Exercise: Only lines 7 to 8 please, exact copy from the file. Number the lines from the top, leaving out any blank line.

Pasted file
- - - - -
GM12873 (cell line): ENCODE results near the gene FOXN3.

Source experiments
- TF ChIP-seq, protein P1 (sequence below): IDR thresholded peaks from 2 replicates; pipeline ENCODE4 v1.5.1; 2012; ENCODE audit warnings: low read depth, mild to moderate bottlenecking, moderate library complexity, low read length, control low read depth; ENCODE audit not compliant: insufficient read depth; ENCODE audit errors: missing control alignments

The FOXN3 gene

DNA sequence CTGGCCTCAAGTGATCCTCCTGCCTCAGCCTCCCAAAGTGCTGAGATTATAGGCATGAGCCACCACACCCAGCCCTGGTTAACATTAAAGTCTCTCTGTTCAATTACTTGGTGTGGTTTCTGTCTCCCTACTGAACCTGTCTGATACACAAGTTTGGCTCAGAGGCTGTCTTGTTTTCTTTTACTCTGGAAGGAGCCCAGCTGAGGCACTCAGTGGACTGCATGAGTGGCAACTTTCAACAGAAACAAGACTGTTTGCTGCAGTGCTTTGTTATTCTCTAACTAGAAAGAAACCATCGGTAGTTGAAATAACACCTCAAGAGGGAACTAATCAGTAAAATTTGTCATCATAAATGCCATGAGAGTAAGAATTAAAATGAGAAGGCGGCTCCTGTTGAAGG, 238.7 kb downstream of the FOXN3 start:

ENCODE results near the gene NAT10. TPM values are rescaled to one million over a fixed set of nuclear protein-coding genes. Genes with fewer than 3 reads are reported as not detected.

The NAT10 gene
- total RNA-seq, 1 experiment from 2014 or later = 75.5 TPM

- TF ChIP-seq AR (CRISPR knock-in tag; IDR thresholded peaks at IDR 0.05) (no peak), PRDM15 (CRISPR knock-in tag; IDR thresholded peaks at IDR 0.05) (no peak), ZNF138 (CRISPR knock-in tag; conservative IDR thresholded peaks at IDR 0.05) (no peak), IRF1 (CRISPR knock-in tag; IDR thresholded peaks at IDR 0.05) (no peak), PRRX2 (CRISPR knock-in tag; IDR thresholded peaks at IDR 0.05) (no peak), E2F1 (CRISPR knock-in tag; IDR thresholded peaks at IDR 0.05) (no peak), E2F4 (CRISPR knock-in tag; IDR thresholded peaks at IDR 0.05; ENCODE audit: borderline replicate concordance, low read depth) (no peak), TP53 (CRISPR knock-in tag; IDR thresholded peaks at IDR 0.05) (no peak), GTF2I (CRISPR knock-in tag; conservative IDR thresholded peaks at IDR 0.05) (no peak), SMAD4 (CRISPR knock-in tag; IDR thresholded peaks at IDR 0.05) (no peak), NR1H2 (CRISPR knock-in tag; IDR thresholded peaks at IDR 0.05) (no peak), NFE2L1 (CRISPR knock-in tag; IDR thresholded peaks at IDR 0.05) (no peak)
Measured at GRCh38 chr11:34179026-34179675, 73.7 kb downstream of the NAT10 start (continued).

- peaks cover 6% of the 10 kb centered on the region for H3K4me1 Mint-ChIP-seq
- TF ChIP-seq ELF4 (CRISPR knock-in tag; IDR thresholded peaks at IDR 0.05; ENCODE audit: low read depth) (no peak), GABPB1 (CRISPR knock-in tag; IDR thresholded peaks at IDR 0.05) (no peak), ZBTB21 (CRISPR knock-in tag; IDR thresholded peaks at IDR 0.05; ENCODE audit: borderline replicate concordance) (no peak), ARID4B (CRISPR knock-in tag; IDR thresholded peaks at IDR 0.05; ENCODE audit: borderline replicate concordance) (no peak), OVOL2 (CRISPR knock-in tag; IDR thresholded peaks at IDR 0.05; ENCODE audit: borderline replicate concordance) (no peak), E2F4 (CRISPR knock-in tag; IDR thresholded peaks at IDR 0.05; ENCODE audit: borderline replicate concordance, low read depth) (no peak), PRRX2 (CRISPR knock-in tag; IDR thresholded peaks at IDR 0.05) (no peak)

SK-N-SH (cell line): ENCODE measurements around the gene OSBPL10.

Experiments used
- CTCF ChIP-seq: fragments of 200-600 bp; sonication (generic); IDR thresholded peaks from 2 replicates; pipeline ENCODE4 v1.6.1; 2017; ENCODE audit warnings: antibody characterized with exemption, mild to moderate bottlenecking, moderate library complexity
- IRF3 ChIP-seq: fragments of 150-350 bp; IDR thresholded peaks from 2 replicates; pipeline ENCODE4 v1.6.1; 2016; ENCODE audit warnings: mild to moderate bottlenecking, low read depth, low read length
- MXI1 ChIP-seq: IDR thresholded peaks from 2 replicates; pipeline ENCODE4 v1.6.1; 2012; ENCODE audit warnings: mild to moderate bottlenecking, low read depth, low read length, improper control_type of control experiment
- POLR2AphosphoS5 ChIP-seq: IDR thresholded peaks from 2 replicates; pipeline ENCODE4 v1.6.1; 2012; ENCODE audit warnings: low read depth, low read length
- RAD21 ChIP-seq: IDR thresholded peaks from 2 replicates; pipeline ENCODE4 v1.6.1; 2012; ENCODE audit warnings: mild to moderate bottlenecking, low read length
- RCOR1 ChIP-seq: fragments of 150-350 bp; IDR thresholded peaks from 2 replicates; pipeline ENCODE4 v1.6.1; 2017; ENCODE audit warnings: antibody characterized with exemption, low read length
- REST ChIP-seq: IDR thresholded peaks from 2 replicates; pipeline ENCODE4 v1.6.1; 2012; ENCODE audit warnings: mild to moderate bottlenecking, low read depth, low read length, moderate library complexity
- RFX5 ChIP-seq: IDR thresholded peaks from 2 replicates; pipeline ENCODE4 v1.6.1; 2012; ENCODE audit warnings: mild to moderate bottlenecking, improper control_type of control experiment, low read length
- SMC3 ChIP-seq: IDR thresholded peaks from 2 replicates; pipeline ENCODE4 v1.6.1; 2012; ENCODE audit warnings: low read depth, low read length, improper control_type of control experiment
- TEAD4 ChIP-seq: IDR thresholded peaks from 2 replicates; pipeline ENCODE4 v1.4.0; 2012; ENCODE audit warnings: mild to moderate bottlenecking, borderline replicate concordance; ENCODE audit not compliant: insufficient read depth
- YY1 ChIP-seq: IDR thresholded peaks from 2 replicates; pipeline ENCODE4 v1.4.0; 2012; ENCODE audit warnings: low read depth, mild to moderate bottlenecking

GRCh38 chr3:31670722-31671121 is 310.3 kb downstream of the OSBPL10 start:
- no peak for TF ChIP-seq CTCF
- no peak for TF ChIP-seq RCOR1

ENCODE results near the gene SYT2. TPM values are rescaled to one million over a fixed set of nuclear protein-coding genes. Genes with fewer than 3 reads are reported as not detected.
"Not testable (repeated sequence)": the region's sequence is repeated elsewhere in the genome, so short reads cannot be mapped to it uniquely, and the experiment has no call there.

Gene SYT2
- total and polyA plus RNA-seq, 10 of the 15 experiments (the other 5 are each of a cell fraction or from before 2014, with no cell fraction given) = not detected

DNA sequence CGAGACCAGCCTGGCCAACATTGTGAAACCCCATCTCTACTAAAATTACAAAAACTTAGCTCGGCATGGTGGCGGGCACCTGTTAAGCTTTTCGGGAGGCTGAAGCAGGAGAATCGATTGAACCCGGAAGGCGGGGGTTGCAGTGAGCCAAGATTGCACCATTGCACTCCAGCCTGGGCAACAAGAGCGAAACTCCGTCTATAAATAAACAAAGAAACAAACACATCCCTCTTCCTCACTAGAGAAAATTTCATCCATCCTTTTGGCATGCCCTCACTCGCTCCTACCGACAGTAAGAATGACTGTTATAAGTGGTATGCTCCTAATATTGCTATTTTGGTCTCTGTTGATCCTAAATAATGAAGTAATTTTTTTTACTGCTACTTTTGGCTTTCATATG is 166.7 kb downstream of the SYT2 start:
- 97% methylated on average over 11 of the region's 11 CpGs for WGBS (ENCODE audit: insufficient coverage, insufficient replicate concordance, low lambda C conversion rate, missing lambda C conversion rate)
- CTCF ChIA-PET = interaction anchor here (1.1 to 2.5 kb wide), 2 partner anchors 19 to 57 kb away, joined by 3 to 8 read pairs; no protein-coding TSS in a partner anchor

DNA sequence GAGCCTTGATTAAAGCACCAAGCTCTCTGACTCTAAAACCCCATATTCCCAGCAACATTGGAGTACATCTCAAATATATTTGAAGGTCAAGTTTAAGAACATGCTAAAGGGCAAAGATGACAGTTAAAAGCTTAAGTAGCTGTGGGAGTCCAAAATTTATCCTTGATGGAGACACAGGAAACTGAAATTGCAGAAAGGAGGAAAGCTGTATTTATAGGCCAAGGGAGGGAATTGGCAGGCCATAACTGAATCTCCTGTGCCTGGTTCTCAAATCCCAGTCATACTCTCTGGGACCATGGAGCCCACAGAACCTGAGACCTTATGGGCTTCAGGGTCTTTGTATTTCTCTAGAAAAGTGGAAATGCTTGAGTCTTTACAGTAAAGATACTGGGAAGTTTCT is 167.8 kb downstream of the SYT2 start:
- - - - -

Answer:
The NAT10 gene
- total RNA-seq, 1 experiment from 2014 or later = 75.5 TPM